Geraldine Doetzer, a 2008 graduate of William & Mary Law School, is the first full-time Equal Justice America Post-Graduate Fellow to serve in Virginia. Equal Justice America (EJA) has become a national leader in providing opportunities for law students to work with organizations that deliver civil legal services to those most in need. The EJA Post-Graduate Fellowship Program was created in 2002, according to Joel Katz, EJA Development Director, to expose graduating law students to the possible career choice of public interest law.
Doetzer was chosen to serve in the Legal Aid Justice Center in Petersburg, as part of the "Virginians for Equal Justice" program created in 2007 to retain the skills of Virginia law students to work for legal aid organizations in the Commonwealth. She began her work there in October. "Since 1995," Katz said, "EJA has funded 12 postgraduate fellowships around the country with graduates of Harvard, Yale, Stanford, Columbia and NYU. William & Mary has now joined that prestigious group."
Katz also said that legal service organizations have greatly appreciated the EJA Summer Fellowship Programs, but they have indicated a serious need to hire more full-time attorneys who have passed the Bar, and could directly represent clients. "It is our hope," he said, "that EJA's initial funding will launch new public interest permanent positions."
"I came to law school planning to work as a public interest attorney," Doetzer said, "but without any specific career path in mind. I used my time at William & Mary Law School to explore as many types of legal work as I could. As a result of the EJA Fellowship, I will be able to work on housing, community outreach and activism, education, and other issues at the Legal Aid Justice Center that strike at the heart of poverty law topics in that they affect an underrepresented and vulnerable part of the population."
Doetzer graduated from the University of Maryland with a bachelor of arts degree cum laude in history and studied as an international student at the University of Liverpool during her undergraduate years.
At William & Mary Law School, she was a Graduate Research Fellow, and served on the William and Mary Journal of Women and the Law, where she wrote, "Hard Labor: The Legal Implications of Shackling Female Inmates During Pregnancy and Childbirth." She was a teaching assistant in the Law School's Legal Skills Program during her 2L and 3L years, and received the Gambrell Professionalism and the 2008 Spong Professionalism Awards, the CALI Excellence for the Future Award in Legal Skills IV, and the National Association of Women Lawyers Award. Doetzer was also involved with Students for Equality in Legal Education, the Public Service Fund, and the Student Hurricane Network, a national program in which law students serve the people of Mississippi and Louisiana with legal services and physical labor in the wake of Hurricanes Katrina and Rita.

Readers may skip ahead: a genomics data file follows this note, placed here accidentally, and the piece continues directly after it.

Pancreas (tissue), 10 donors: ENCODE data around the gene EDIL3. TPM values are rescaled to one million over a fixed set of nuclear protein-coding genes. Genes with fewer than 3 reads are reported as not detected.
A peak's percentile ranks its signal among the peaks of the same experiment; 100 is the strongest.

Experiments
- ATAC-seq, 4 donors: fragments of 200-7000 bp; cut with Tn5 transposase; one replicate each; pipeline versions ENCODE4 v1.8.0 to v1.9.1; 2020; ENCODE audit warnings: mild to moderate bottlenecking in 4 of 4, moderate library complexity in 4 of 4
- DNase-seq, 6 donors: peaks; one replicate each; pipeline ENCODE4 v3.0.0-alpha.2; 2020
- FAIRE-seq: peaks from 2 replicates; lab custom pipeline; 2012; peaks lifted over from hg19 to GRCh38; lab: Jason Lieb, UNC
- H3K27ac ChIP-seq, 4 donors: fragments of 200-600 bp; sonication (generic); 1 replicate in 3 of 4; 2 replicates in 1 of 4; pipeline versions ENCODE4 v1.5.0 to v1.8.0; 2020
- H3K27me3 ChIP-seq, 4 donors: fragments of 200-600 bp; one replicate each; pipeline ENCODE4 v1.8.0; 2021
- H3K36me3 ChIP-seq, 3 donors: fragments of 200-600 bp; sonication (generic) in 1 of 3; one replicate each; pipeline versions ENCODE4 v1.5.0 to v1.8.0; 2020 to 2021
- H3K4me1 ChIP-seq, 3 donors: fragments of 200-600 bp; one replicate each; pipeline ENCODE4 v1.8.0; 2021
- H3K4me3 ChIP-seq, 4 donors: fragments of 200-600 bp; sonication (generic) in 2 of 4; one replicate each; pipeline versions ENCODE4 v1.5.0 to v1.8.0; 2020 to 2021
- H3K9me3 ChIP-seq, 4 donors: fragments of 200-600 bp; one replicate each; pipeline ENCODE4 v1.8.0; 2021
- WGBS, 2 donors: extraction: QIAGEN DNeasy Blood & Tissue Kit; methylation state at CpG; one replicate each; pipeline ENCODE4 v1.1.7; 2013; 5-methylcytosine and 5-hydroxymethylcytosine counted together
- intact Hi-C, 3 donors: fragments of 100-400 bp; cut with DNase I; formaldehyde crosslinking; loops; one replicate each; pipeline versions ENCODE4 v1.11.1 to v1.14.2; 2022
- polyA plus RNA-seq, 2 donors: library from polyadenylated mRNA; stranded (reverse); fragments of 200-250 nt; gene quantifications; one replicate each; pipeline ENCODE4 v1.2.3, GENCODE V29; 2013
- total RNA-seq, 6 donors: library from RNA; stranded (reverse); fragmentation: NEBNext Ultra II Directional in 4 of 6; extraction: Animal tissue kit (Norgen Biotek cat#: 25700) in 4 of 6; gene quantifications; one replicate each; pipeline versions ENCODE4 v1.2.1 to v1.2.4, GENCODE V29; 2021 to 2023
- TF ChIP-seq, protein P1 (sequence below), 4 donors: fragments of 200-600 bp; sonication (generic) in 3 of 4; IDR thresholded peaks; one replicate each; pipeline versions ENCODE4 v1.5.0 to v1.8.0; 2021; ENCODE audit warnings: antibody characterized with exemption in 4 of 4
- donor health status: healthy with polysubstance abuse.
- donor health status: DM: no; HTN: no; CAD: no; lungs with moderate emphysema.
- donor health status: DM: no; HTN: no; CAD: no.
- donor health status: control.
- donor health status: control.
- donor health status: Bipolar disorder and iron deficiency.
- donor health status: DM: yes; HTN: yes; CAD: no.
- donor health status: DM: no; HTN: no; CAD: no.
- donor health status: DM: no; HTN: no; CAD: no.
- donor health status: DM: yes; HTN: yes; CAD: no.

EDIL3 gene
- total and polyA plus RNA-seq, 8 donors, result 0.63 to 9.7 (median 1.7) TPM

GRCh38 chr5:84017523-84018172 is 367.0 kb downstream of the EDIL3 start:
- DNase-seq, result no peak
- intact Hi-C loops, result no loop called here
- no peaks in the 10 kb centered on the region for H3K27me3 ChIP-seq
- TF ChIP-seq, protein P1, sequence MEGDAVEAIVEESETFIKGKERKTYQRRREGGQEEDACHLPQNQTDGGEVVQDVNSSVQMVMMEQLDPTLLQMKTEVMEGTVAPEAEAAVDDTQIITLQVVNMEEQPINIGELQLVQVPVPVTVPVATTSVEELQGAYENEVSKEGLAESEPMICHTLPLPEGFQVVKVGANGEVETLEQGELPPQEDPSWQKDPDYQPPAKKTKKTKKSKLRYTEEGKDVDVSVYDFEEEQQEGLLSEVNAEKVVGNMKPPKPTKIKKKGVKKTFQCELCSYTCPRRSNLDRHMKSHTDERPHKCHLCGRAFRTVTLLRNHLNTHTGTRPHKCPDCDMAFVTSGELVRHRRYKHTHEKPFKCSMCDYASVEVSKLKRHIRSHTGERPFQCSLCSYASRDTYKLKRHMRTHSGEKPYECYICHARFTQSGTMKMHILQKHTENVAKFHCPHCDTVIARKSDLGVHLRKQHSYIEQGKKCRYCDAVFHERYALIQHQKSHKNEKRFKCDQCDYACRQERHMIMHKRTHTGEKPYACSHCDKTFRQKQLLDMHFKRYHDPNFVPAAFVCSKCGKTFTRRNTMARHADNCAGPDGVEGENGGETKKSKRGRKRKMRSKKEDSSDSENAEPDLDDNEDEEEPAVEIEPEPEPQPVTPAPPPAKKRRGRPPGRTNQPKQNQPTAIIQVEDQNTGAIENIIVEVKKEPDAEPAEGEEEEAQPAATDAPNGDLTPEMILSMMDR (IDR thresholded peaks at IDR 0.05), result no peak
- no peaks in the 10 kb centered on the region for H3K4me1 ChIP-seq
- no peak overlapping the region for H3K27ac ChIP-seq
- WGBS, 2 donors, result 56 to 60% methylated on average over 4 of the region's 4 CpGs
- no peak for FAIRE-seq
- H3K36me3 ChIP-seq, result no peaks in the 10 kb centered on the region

During college and law school, Doetzer was involved in many organizations that provided legal aid services for vulnerable people. She worked in the University of Maryland Student Legal Aid Office in College Park and spent a semester researching and drafting memoranda on legal reform issues for HALT: An Organization of Americans for Legal Reform. During her law school years, Doetzer spent summer 2006 working as a law clerk for Legal Services of Northern Virginia; spring 2007 as an extern in the City of Hampton Office of the Public Defender, and summer 2007 as a summer associate at McKenna, Long & Aldridge, LLP, in Washington, D.C.
Last Fall, Doetzer was an intern for Legal Services of Eastern Virginia in Williamsburg. There, she and another student researched, wrote, and filed a declaratory judgement complaint to ensure access to affordable divorce proceedings for clients with incarcerated spouses. She hopes to argue the case before the Norfolk Circuit Court. Prior to graduation, Doetzer was an intern in the Public Defender's Office in Norfolk, where she assisted attorneys in the representation of clients facing misdemeanor and felony charges in federal court.
"Geraldine has demonstrated an exemplary commitment to public service," said Robert Kaplan, Associate Dean for Career Services and Public Service Initiatives. "The William & Mary Law School community is proud of her well-deserved recognition as an Equal Justice America Fellow."
"During the past few years, as I struggled with big choices about why I went to law school and how I will use my degree," Doetzer said, "I realized that 'doing good' was different from 'being good.' I see 'being good' as a passive state of existence, maybe a bit self-righteous. In contrast, there is nothing easy or sanctimonious about being an attorney for the underrepresented. 'Doing good' is an uphill battle in our society and in our justice system. The fact is that I have found, after studying the law, and working everywhere from a chaotic public defender's office to a huge firm on K Street in Washington, D.C., that being on the front lines of poverty law is what gets me excited about going to work every day."